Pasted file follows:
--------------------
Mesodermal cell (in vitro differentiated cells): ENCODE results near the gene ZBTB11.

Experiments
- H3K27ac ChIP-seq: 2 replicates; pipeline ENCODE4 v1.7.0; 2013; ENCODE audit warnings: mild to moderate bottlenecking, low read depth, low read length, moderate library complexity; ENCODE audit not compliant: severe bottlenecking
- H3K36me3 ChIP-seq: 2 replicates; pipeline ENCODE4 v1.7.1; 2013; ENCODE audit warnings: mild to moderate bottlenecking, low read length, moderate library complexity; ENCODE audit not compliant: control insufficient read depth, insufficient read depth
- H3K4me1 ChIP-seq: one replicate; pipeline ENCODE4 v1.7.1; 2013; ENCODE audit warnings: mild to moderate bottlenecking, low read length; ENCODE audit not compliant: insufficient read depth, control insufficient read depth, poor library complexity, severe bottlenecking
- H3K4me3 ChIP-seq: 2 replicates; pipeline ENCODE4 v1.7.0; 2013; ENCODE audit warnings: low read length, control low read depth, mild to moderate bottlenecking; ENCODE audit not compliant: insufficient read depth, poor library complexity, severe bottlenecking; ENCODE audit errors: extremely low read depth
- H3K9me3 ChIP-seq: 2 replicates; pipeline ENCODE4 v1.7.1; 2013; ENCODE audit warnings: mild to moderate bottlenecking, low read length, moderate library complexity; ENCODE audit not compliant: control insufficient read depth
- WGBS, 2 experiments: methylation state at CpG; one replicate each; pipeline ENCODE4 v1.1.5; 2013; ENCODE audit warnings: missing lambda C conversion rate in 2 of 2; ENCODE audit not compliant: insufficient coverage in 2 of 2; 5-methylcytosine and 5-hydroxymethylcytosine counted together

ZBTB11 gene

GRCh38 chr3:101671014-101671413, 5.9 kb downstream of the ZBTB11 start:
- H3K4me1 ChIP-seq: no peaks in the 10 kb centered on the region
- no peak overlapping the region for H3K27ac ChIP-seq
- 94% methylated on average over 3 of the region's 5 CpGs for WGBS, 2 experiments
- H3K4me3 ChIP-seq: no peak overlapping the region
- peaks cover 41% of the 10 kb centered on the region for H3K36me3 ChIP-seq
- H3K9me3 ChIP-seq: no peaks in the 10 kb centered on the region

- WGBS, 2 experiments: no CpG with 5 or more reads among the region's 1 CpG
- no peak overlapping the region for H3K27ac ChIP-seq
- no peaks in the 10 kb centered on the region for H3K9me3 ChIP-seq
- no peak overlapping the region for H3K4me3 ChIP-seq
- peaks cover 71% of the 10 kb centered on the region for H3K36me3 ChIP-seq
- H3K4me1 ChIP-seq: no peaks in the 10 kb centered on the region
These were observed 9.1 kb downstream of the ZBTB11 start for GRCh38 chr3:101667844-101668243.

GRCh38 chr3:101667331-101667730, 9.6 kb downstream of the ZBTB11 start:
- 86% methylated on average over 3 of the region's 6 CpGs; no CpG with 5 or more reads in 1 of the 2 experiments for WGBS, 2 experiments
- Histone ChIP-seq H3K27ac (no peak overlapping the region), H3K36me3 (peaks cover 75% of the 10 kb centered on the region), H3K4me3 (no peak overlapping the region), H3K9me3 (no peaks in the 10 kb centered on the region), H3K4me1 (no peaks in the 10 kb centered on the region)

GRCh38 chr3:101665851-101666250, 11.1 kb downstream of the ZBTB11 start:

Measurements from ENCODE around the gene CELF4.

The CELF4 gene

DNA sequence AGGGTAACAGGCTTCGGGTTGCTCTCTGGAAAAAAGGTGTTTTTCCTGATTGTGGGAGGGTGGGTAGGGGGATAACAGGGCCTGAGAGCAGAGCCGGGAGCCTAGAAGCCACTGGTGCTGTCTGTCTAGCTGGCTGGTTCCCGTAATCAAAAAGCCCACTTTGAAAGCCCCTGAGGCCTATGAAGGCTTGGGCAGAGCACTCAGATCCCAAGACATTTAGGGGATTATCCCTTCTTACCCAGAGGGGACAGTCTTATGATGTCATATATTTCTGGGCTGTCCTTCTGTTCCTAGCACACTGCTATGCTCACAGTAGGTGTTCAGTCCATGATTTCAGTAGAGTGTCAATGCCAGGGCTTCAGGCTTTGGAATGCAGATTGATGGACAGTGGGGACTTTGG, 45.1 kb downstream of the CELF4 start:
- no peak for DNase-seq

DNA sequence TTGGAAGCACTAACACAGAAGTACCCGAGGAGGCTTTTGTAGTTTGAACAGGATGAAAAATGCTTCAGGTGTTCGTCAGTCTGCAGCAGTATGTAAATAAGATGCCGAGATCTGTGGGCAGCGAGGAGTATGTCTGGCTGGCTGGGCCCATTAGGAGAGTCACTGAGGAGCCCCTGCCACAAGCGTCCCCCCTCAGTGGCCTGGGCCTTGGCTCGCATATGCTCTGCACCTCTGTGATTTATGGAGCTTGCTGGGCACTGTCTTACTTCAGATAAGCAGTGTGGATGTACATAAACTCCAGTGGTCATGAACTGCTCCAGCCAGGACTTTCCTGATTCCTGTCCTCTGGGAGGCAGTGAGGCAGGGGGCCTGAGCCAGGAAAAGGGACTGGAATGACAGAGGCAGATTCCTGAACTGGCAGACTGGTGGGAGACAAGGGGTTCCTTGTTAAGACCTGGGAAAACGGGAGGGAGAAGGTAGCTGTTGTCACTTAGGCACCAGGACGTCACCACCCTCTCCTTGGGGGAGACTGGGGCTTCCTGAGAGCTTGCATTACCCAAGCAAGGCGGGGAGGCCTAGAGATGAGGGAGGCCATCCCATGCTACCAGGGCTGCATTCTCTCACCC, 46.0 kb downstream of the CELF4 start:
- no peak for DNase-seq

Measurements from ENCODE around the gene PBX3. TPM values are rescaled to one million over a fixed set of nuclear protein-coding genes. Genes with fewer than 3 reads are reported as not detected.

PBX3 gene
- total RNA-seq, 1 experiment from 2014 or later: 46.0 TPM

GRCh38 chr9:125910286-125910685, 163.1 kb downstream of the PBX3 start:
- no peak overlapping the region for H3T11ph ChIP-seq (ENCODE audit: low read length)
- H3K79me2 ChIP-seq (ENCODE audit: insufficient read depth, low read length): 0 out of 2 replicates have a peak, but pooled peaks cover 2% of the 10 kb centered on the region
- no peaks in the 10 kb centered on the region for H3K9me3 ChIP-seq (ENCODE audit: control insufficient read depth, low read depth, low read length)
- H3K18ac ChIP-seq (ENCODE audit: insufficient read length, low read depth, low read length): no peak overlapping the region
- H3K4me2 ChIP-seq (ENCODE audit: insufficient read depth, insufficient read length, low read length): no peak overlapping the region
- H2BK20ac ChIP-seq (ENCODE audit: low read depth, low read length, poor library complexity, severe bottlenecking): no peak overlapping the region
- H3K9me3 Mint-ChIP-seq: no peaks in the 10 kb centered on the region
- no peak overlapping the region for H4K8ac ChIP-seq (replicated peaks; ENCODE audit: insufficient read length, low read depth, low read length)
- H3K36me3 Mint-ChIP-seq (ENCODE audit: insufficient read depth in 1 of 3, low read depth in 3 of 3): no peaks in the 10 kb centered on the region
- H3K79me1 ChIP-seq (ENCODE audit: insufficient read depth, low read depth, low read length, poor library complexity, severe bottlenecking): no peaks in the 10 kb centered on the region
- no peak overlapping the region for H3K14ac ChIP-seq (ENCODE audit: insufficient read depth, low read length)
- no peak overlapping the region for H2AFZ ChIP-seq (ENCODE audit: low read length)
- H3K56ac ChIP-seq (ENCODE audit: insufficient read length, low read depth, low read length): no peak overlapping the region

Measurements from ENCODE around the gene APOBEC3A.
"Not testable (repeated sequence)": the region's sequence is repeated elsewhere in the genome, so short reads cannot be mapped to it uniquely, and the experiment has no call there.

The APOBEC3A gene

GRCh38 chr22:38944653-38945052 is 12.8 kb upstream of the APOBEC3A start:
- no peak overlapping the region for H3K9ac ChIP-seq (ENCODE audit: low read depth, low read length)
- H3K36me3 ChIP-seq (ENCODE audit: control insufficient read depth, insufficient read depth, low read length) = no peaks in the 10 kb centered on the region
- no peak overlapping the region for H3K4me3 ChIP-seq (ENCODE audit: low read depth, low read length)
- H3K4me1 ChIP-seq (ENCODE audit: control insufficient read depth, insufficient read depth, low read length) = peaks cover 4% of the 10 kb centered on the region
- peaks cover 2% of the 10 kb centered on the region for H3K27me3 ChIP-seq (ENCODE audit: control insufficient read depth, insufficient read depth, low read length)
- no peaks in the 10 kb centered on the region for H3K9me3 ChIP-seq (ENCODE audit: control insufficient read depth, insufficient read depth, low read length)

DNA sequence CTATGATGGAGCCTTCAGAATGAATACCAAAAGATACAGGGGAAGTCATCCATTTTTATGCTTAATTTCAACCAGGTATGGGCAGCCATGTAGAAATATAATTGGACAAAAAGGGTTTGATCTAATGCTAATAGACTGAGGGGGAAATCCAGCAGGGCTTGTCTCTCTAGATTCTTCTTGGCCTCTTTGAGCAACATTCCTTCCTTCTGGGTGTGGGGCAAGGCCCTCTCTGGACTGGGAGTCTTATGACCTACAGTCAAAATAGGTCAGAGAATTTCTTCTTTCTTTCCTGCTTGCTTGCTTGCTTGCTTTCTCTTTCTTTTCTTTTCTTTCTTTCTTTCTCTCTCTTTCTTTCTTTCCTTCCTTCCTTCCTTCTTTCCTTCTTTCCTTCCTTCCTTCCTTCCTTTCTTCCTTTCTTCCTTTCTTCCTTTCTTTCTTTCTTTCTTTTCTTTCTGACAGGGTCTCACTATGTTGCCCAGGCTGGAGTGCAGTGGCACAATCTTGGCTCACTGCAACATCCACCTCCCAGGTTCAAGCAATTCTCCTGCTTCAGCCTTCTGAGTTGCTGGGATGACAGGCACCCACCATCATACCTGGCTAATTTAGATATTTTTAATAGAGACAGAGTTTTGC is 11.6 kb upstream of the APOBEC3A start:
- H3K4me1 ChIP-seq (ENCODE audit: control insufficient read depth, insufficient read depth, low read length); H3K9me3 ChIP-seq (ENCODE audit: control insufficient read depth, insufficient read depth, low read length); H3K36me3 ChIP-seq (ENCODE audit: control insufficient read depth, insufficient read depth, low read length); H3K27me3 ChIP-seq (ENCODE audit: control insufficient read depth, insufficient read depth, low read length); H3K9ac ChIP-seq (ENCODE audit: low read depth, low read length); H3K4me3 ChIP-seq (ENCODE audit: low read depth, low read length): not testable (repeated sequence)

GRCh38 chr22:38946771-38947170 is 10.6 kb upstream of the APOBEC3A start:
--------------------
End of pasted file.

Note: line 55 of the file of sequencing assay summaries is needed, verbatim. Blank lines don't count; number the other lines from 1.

- no peak overlapping the region for H3K9ac ChIP-seq (ENCODE audit: low read depth, low read length)